60. # ignore. This is helpful for services like ident that services such
  61. # as FTP, SMTP, and wrappers look for but you may not run (and probably
  62. # *shouldn't* IMHO).
  63. #
  64. # By specifying ports here Kalasag will simply not respond to
  65. # incoming requests, in effect Kalasag treats them as if they are
  66. # actual bound daemons. The default ports are ones reported as
  67. # problematic false alarms and should probably be left alone for
  68. # all but the most isolated systems/networks.
  69. #
  70. # Default TCP ident and NetBIOS service
  71. ADVANCED_EXCLUDE_TCP="113,139"
  72. # Default UDP route (RIP), NetBIOS, bootp broadcasts.
  73. ADVANCED_EXCLUDE_UDP="520,138,137,67"
  74.  
  75.  
  76. ######################
  77. # Configuration Files#
  78. ######################
  79. #
  80. # Hosts to ignore
  81. IGNORE_FILE="/opt/kalasag/kalasag.ignore"
  82. # Hosts that have been denied (running history)
  83. HISTORY_FILE="/opt/kalasag/kalasag.history"
  84. # Hosts that have been denied this session only (temporary until next restart)
  85. BLOCKED_FILE="/opt/kalasag/kalasag.blocked"
  86.  
  87. ##############################
  88. # Misc. Configuration Options#
  89. ##############################
  90. #
  91. # DNS Name resolution - Setting this to "1" will turn on DNS lookups
  92. # for attacking hosts. Setting it to "0" (or any other value) will shut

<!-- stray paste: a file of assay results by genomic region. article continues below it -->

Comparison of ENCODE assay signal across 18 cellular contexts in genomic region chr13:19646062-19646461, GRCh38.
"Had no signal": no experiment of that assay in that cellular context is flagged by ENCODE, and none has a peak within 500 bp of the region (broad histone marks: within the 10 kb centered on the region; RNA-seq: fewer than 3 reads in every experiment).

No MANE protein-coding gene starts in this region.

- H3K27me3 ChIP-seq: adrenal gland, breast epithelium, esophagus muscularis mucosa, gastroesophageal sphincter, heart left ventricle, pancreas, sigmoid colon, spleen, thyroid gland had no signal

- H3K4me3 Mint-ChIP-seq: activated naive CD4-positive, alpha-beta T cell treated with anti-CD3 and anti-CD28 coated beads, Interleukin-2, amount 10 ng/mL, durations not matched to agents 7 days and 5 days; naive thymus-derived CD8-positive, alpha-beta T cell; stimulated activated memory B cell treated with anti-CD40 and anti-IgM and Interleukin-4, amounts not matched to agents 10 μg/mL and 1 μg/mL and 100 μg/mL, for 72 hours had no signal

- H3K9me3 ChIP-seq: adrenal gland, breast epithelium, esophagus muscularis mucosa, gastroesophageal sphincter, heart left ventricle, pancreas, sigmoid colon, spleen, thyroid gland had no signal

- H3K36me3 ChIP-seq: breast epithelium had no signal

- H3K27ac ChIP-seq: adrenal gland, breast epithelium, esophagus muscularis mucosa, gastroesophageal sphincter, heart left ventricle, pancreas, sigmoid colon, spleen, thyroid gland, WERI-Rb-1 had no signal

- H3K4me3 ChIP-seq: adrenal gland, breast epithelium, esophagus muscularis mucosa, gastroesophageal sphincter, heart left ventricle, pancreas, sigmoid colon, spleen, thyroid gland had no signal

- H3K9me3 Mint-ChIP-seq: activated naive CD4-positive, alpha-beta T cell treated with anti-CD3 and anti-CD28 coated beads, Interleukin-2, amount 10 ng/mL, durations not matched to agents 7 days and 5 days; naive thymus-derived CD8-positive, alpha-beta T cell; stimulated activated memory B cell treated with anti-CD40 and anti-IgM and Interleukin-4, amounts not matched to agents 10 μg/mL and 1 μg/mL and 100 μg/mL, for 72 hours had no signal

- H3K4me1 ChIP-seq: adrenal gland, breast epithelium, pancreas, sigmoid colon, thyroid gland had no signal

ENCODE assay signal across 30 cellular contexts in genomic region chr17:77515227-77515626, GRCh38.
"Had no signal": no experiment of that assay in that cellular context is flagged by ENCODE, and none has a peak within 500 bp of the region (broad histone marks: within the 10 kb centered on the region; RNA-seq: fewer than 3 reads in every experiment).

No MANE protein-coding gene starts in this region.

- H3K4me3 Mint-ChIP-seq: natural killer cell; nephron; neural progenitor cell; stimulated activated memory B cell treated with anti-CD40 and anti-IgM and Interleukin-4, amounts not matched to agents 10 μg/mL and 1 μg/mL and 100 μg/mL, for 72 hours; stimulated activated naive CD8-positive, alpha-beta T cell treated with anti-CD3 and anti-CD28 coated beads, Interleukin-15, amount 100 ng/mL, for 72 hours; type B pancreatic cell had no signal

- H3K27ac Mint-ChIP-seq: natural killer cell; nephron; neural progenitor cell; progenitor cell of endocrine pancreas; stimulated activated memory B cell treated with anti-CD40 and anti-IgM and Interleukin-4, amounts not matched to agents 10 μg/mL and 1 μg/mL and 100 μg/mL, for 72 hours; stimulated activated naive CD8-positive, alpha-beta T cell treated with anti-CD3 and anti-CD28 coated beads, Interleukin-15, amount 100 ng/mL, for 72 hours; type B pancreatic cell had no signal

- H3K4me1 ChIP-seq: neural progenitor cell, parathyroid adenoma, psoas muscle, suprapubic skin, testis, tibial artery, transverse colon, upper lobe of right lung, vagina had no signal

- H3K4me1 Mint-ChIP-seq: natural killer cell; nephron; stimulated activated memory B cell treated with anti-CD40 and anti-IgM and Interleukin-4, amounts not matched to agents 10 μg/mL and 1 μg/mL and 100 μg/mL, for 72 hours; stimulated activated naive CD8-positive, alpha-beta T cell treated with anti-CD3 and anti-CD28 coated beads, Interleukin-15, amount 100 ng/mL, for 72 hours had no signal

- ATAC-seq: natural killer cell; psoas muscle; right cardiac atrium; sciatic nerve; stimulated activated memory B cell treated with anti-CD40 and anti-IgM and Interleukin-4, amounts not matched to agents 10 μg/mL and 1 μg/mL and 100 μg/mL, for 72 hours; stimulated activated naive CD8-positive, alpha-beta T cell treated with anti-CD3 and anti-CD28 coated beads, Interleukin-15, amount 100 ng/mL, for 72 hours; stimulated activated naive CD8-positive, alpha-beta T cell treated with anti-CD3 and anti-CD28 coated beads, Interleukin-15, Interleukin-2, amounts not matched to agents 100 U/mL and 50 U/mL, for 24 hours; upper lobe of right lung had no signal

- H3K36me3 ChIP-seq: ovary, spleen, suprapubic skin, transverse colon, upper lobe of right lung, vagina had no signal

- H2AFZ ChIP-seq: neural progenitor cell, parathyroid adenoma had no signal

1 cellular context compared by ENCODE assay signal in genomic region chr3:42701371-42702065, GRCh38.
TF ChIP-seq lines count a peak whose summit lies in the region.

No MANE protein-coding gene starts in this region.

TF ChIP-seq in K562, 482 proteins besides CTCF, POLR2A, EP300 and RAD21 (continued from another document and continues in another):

93. # it off.
  94. RESOLVE_HOST = "1"
  95.  
  96. ###################
  97. # Response Options#
  98. ###################
  99. # Options to dispose of attacker. Each is an action that will
  100. # be run if an attack is detected. If you don't want a particular
  101. # option then comment it out and it will be skipped.
  102. #
  103. # The variable $TARGET$ will be substituted with the target attacking
  104. # host when an attack is detected. The variable $PORT$ will be substituted
  105. # with the port that was scanned.
  106. #
  107. ##################
  108. # Ignore Options #
  109. ##################
  110. # These options allow you to enable automatic response
  111. # options for UDP/TCP. This is useful if you just want
  112. # warnings for connections, but don't want to react for  
  113. # a particular protocol (i.e. you want to block TCP, but
  114. # not UDP). To prevent a possible Denial of service attack
  115. # against UDP and stealth scan detection for TCP, you may
  116. # want to disable blocking, but leave the warning enabled.
  117. # I personally would wait for this to become a problem before
  118. # doing though as most attackers really aren't doing this.
  119. # The third option allows you to run just the external command
  120. # in case of a scan to have a pager script or such execute
  121. # but not drop the route. This may be useful for some admins
  122. # who want to block TCP, but only want pager/e-mail warnings
  123. # on UDP, etc.
  124. #
  125. #
  126. # 0 = Do not block UDP/TCP scans.
  127. # 1 = Block UDP/TCP scans.
  128. # 2 = Run external command only (KILL_RUN_CMD)
  129.  
  130. BLOCK_UDP="1"
  131. BLOCK_TCP="1"
  132.  
  133. ###################
  134. # Dropping Routes:#
  135. ###################
  136. # This command is used to drop the route or add the host into
  137. # a local filter table.
  138. #
  139. # The gateway (333.444.555.666) should ideally be a dead host on